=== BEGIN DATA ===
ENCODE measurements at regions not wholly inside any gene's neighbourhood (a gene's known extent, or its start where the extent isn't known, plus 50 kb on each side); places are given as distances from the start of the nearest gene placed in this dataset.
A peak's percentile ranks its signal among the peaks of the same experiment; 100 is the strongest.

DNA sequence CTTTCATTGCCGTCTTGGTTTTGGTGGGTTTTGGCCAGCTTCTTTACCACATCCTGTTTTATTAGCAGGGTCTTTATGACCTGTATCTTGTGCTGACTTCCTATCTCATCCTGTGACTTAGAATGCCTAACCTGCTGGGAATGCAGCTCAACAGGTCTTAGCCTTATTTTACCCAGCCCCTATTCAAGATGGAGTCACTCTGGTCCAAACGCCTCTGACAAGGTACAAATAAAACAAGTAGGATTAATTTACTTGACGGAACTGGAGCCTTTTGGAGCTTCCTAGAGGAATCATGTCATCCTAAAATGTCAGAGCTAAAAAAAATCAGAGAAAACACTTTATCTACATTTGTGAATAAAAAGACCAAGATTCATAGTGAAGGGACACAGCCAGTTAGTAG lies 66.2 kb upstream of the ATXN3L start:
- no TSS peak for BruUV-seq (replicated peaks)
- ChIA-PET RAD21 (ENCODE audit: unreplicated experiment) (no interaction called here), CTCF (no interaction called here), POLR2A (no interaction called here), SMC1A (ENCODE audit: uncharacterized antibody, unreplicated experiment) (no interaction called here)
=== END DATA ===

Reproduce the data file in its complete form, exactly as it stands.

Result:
ENCODE measurements at regions not wholly inside any gene's neighbourhood (a gene's known extent, or its start where the extent isn't known, plus 50 kb on each side); places are given as distances from the start of the nearest gene placed in this dataset.
A peak's percentile ranks its signal among the peaks of the same experiment; 100 is the strongest.

DNA sequence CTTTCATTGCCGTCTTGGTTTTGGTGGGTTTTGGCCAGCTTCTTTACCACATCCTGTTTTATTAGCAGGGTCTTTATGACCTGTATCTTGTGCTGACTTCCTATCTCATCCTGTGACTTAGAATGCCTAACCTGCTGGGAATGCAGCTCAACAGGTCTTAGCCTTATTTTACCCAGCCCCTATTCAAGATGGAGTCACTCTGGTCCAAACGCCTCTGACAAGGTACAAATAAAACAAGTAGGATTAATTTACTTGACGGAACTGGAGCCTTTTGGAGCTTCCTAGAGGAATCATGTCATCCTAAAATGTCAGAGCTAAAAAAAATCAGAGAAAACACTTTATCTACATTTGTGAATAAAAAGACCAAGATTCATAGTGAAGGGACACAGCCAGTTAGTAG lies 66.2 kb upstream of the ATXN3L start:
- no TSS peak for BruUV-seq (replicated peaks)
- ChIA-PET RAD21 (ENCODE audit: unreplicated experiment) (no interaction called here), CTCF (no interaction called here), POLR2A (no interaction called here), SMC1A (ENCODE audit: uncharacterized antibody, unreplicated experiment) (no interaction called here)